Paul Ormerod is concerned about Estelle Morris's exhortation to universities to work with regional development agencies and local industry groups to produce research and teaching that is "relevant" to industry (Letters, October 26).
It is right to point out that universities must provide graduates with thinking and learning skills - these allow them to be re-equipped by short courses, continuous professional development or other experiences. But what is missing from this view is the need to focus research on specific business and community needs at the individual project level. This might mean identifying ways to exploit science through new products, processes, businesses or services. Such projects require collaboration of industry, scientists, engineers, managers, society and government across a range of disciplines.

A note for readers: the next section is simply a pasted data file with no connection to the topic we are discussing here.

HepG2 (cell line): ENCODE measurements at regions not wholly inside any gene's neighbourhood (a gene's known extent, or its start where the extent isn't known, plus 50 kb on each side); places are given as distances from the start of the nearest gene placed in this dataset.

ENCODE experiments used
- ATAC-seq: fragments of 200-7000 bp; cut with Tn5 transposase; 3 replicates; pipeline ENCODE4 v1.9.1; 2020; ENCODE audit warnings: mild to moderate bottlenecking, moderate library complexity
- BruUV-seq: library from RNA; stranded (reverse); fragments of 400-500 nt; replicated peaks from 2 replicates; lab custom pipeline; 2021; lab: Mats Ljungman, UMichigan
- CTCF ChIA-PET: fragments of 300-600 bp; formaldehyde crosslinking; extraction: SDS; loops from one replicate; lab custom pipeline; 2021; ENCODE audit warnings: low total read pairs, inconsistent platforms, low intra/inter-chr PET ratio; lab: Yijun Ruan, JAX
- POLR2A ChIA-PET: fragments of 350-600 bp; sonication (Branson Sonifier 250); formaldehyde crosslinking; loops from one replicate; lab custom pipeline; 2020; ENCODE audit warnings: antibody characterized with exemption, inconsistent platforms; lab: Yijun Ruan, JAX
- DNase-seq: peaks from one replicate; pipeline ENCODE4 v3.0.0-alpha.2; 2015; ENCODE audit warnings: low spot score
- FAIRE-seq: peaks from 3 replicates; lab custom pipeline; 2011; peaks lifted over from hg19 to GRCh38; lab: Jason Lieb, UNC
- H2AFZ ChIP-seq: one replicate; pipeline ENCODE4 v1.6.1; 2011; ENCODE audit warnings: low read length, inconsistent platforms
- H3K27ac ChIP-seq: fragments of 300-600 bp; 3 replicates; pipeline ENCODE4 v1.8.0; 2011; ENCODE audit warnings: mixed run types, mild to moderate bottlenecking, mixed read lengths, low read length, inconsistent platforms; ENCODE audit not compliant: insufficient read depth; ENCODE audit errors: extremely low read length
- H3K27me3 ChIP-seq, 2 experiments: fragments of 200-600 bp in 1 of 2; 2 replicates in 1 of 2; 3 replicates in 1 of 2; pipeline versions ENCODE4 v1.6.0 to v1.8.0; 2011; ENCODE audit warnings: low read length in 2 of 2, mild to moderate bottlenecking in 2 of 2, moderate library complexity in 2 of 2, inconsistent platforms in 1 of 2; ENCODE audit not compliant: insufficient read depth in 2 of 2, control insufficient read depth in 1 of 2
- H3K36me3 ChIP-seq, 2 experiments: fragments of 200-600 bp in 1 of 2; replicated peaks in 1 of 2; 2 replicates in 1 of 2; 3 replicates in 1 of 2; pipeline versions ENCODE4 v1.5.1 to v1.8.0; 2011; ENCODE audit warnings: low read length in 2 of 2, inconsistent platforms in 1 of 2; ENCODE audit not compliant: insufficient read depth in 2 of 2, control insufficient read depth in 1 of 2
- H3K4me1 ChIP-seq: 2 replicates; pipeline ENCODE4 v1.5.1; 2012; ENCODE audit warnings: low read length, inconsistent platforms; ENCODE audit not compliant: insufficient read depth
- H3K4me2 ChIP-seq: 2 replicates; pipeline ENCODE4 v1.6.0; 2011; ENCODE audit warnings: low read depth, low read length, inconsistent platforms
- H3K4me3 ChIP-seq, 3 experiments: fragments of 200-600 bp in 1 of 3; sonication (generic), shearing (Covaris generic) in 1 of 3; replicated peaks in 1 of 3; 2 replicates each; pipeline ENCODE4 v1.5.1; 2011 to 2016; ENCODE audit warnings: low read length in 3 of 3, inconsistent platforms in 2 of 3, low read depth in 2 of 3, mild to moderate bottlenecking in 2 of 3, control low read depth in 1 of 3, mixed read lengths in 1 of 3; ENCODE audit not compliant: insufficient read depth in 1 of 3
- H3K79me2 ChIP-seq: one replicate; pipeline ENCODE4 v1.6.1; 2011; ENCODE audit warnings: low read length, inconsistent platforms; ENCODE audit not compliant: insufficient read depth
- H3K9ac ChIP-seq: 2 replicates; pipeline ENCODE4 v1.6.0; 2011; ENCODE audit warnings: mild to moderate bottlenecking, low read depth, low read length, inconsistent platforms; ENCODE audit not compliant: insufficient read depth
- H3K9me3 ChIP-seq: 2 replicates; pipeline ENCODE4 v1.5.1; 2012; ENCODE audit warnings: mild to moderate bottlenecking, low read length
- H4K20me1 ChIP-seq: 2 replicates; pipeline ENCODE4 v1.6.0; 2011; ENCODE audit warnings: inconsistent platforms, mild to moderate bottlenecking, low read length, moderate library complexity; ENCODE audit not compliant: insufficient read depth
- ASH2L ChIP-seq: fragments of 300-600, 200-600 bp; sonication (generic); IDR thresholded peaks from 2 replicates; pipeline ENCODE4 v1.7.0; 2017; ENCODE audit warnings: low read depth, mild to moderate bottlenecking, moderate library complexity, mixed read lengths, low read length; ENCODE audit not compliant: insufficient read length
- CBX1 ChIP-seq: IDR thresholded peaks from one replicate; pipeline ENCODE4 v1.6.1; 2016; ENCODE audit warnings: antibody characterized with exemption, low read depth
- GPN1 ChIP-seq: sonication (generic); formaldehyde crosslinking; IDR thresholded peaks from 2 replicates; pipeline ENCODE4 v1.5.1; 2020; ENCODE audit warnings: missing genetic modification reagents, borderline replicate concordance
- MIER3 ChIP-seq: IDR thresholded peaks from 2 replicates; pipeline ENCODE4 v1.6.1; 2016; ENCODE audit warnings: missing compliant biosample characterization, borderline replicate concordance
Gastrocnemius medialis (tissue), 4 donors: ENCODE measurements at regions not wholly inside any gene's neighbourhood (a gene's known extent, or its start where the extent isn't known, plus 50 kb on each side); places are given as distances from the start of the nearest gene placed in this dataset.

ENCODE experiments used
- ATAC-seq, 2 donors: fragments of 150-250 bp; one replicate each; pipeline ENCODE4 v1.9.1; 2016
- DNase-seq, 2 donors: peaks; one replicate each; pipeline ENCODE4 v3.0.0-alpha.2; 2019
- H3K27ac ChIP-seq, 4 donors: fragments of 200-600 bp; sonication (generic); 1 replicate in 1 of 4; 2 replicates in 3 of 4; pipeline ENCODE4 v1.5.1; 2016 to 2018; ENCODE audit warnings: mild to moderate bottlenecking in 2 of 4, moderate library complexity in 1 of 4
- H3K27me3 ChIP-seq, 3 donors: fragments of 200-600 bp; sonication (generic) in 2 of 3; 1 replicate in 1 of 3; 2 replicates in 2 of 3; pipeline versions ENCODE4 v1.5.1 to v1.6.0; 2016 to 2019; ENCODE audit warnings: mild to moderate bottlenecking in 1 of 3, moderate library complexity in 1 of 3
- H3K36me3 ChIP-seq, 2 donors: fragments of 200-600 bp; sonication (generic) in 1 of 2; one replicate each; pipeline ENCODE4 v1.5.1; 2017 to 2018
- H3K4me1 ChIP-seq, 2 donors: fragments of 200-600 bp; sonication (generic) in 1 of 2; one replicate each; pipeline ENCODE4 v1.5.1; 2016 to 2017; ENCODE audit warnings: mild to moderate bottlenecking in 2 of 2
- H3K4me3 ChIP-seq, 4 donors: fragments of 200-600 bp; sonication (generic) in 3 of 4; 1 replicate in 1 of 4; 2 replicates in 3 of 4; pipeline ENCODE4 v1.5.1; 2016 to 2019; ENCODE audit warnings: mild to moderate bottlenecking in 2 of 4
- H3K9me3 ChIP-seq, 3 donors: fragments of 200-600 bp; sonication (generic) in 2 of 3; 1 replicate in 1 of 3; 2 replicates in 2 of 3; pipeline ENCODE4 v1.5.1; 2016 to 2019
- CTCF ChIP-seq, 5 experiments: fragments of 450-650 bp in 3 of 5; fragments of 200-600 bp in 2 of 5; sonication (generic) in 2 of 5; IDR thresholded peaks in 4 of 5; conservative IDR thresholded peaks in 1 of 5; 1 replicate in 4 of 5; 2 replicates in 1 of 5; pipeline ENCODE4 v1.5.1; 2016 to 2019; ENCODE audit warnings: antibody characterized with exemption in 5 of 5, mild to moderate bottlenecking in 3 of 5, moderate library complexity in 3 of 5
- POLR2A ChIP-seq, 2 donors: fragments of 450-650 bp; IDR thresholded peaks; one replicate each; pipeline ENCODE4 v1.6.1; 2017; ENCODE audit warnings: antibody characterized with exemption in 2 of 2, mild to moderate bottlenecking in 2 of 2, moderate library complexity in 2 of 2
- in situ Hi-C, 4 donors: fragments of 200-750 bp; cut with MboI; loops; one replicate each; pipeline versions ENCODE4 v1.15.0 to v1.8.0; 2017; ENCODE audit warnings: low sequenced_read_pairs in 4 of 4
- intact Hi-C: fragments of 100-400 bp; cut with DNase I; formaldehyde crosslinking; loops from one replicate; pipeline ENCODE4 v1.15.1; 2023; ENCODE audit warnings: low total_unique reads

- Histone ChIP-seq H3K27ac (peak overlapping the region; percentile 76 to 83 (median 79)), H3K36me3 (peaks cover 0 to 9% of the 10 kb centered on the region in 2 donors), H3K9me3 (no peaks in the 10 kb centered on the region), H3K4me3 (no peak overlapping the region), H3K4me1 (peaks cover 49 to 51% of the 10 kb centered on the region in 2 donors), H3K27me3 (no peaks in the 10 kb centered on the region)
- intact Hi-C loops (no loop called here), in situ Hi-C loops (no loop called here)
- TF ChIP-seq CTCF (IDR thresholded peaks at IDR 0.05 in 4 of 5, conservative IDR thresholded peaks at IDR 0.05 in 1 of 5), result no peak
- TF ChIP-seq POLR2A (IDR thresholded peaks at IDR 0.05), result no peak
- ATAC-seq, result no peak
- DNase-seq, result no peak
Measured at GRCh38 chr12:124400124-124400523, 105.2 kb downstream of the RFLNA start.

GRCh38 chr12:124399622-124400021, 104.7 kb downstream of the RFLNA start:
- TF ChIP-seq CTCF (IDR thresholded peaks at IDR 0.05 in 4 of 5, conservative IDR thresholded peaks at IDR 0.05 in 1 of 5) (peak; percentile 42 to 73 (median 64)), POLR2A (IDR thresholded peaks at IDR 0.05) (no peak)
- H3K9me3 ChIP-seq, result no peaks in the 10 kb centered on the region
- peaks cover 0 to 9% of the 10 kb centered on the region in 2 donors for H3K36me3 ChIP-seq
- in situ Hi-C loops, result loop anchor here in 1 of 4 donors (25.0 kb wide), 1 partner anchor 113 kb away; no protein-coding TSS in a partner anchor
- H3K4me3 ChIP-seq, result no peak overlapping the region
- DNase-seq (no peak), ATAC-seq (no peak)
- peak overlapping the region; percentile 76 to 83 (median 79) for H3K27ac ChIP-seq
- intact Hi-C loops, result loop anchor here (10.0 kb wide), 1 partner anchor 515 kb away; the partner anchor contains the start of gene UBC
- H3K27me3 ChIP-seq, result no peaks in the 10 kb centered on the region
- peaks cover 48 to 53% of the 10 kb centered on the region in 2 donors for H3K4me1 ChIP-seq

Current assessment of research rests on purely academic grounds that largely ignore industrial needs and encourage researchers to stay within safe disciplinary boundaries. What is needed to encourage "relevant" research is a framework that encourages universities and the academics in them to collaborate with industry and between disciplines and to undertake research arising from an industrial agenda not a methodological tradition.
School of Computing
University of Plymouth